Sinn Féin has stated that Chief Constable George Hamilton stands by the Police Service of Northern Ireland's statement that Provisional IRA members were involved in the murder of Kevin McGuigan Sr, according to BBC reports. The statement follows an ongoing series of meetings between Hamilton and representative of the main Northern Ireland political parties about the police investigation into the killing.
McGuigan Sr, a former IRA member, died after being shot at home in east Belfast last week. The BBC reports that the police believe Provisional IRA members liaised with a group called Action Against Drugs to carry out the killing.
A Sinn Féin delegation met Hamilton on 22 August. Senior Sinn Féin member Gerry Kelly said the chief constable needed to "follow the evidence" and added that the party would support the investigation. On 21 August, Sinn Féin president Gerry Adams stated that the IRA had no involvement in the murder. Meanwhile, Kelly said that Hamilton had agreed that Sinn Féin supports the police.
"We rejected any suggestion the IRA was involved in the killing of Kevin McGuigan. The IRA stood down over 10 years ago," said the Member of the Legislative Assembly for North Belfast. "Sinn Féin's commitment to peaceful and democratic progress is beyond question."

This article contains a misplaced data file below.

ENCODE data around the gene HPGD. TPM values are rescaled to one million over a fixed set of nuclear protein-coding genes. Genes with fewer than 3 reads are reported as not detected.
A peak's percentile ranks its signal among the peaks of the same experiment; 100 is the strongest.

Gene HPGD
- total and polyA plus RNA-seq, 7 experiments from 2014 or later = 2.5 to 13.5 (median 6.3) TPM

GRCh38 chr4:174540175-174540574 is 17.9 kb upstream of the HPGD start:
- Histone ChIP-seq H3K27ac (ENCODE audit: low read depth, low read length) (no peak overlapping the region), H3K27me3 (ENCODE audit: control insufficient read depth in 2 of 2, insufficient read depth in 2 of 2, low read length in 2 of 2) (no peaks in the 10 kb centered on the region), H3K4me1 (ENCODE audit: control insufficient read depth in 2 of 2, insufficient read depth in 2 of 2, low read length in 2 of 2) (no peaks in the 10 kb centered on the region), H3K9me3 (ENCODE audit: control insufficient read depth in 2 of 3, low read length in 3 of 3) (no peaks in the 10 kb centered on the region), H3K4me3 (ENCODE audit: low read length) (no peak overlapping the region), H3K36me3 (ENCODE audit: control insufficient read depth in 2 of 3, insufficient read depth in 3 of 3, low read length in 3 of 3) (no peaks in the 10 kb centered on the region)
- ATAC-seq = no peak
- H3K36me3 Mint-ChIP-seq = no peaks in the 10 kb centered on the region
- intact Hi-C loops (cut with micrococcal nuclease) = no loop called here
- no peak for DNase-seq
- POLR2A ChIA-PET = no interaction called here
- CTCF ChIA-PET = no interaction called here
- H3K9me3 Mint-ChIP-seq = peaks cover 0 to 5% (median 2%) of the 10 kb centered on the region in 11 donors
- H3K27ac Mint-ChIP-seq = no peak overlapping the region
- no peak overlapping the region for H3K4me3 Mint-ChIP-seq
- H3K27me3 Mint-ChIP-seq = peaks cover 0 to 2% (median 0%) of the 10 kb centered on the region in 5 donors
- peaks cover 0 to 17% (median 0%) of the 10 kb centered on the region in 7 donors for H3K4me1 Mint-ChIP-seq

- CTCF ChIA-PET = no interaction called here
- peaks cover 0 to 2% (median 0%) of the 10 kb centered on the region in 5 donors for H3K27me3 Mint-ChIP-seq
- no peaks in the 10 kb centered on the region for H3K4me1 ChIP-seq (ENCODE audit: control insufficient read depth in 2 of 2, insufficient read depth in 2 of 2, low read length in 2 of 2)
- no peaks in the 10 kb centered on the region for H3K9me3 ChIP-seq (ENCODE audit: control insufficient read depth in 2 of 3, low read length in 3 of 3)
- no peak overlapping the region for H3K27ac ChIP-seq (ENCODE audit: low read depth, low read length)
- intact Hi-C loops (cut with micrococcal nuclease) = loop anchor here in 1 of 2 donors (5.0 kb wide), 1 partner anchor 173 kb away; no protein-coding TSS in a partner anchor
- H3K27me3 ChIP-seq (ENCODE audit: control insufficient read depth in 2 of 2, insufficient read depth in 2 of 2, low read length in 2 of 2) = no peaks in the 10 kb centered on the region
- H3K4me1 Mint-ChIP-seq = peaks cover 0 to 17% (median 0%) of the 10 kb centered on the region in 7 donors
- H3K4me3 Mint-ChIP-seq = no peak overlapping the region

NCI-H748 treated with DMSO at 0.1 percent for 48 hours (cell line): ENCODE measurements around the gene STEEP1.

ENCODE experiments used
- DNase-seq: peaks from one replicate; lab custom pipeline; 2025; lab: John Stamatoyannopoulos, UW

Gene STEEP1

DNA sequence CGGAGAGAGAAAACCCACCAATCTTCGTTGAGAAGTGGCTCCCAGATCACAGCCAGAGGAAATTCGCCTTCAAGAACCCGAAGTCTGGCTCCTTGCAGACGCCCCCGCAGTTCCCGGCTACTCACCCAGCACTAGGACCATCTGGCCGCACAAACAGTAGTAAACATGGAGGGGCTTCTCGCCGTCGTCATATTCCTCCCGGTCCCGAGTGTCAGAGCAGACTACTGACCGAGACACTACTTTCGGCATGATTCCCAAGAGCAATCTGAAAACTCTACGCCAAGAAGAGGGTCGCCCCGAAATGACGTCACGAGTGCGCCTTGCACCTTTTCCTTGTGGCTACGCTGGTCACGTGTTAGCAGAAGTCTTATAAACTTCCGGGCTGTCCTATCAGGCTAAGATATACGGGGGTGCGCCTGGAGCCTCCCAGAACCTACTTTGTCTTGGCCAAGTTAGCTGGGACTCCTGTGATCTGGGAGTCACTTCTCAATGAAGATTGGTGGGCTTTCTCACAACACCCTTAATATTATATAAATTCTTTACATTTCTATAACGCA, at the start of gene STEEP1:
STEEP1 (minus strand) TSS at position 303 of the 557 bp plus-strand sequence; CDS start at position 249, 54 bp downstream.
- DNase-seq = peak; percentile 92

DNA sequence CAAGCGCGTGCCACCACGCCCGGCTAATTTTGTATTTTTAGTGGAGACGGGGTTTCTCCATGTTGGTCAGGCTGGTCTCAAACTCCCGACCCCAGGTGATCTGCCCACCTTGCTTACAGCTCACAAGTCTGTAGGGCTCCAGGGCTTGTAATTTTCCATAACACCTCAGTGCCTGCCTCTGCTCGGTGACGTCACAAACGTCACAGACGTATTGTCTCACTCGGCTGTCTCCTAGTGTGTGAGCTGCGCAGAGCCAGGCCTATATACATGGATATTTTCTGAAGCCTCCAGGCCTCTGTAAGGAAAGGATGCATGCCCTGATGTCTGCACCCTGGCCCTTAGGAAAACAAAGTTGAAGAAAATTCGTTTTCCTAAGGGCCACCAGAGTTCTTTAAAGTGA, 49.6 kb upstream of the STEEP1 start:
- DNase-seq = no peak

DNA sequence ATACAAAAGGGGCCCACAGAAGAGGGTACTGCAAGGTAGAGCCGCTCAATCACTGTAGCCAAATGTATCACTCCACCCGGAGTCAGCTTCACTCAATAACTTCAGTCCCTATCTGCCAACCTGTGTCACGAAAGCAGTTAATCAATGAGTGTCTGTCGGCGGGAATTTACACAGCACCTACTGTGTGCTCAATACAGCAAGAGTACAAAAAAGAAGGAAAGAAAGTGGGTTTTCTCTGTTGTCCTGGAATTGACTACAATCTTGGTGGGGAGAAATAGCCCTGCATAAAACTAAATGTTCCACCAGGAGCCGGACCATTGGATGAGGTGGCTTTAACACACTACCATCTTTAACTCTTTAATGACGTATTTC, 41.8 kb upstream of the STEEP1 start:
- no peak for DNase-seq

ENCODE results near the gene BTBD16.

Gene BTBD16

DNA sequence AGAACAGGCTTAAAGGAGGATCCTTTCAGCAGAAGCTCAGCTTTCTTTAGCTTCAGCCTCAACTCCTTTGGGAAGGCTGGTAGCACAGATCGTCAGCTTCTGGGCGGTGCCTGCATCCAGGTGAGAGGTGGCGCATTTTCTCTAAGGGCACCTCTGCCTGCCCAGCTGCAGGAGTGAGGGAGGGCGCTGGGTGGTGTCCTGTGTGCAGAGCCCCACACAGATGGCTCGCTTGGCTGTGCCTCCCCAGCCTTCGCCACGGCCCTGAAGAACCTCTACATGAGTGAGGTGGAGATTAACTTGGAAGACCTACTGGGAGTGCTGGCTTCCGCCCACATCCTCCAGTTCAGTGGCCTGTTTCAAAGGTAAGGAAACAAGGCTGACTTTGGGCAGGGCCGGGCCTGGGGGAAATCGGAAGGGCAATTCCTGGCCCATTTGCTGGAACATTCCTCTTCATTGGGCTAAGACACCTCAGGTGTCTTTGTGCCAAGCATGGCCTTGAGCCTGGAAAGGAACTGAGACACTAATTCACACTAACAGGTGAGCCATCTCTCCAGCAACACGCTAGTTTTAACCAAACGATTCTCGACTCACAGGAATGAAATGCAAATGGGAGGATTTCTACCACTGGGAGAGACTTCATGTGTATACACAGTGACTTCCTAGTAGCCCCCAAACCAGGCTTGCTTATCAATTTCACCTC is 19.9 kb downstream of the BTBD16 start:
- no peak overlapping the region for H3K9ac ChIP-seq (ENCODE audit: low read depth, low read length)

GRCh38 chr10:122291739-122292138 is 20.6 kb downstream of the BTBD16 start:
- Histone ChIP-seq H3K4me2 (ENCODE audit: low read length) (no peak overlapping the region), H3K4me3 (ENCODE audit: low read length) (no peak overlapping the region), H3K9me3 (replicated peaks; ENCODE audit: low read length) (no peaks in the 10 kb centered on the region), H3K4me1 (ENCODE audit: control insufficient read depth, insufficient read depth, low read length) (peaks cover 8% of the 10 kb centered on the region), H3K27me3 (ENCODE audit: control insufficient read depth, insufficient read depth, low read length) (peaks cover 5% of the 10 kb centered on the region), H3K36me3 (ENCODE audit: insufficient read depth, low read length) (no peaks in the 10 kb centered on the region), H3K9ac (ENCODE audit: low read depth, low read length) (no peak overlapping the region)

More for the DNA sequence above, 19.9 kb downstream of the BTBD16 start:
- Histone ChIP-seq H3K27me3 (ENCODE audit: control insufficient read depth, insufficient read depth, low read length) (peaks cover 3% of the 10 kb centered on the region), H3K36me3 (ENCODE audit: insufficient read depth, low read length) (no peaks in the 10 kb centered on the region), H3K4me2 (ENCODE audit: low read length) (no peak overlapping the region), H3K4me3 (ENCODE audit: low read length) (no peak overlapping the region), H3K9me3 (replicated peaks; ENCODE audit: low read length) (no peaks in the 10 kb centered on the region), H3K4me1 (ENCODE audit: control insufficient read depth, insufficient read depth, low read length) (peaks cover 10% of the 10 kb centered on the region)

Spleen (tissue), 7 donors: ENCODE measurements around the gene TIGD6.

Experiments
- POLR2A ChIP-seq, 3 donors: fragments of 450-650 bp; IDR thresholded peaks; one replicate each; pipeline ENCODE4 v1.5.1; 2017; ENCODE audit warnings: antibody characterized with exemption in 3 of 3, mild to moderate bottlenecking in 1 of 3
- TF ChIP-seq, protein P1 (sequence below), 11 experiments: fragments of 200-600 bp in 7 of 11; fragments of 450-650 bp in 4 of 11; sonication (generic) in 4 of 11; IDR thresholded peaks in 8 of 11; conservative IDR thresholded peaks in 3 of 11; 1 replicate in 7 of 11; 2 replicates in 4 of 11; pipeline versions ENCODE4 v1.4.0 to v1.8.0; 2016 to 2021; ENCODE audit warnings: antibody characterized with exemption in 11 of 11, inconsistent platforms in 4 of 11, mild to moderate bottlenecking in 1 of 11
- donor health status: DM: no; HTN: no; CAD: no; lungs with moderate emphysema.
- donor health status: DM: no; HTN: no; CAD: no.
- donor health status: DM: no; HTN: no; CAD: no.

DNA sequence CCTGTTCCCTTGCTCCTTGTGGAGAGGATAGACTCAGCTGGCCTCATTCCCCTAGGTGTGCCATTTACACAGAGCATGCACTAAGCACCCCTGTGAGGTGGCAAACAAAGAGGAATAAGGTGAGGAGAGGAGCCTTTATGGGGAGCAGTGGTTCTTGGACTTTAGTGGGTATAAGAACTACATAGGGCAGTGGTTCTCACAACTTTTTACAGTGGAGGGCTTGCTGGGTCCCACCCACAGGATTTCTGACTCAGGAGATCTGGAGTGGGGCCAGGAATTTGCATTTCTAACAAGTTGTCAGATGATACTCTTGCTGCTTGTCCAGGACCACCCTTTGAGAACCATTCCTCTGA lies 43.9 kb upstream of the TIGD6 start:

He added that the party had raised with Hamilton "concerns about a number of speculative and unhelpful comments made recently".
Following the Ulster Unionist Party's meeting with Hamilton on 22 August, party leader Mike Nesbitt said it was "clear the IRA still exists". Nesbitt said Sinn Féin's credibility was "in tatters" and that it needed to "accept some responsibility" for McGuigan Sr's killing.
"They continue to insult our intelligence by claiming no IRA involvement in this latest murder," said Nesbitt. "The nature of the political implications remains open as the police investigation progresses. But Sinn Féin are endangering the political process by refusing to come clean about the IRA."
After the SDLP's meeting with Hamilton party leader Alasdair McDonnell said the "skeleton" of the IRA remains. But McDonnell also said there was insufficient evidence to start moves to terminate the Northern Ireland Assembly. This followed remarks by First Minister Peter Robinson, who said he would discuss the exclusion of Sinn Féin from the executive with other Northern Ireland parties.
The DUP is due to meet the chief constable later on 22 August.